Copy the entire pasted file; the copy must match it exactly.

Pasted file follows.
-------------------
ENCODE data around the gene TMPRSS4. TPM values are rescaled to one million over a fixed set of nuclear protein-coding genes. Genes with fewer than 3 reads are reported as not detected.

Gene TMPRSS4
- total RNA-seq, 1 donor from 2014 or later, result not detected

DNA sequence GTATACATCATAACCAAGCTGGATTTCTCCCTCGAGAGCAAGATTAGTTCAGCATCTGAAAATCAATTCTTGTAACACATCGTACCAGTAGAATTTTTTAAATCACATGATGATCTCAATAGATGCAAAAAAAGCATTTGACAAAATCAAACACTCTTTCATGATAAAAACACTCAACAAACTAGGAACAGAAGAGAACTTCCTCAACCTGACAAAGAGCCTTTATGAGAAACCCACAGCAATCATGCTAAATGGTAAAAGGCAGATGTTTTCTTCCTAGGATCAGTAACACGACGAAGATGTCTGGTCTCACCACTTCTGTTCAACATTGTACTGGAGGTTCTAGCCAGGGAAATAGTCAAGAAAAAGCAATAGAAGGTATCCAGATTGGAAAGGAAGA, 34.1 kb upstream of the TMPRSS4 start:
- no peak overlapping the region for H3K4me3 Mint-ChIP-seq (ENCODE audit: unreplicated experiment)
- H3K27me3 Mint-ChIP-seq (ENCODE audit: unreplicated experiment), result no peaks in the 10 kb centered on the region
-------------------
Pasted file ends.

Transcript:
ENCODE data around the gene TMPRSS4. TPM values are rescaled to one million over a fixed set of nuclear protein-coding genes. Genes with fewer than 3 reads are reported as not detected.

Gene TMPRSS4
- total RNA-seq, 1 donor from 2014 or later, result not detected

DNA sequence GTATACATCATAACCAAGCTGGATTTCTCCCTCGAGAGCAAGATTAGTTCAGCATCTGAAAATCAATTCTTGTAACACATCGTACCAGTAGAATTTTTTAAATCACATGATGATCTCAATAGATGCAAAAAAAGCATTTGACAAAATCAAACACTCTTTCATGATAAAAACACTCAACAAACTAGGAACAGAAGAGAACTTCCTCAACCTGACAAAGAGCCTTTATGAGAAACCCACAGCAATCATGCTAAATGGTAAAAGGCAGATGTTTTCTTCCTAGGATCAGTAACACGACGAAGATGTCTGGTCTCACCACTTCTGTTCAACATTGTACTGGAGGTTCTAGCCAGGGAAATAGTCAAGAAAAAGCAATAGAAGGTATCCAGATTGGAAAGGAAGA, 34.1 kb upstream of the TMPRSS4 start:
- no peak overlapping the region for H3K4me3 Mint-ChIP-seq (ENCODE audit: unreplicated experiment)
- H3K27me3 Mint-ChIP-seq (ENCODE audit: unreplicated experiment), result no peaks in the 10 kb centered on the region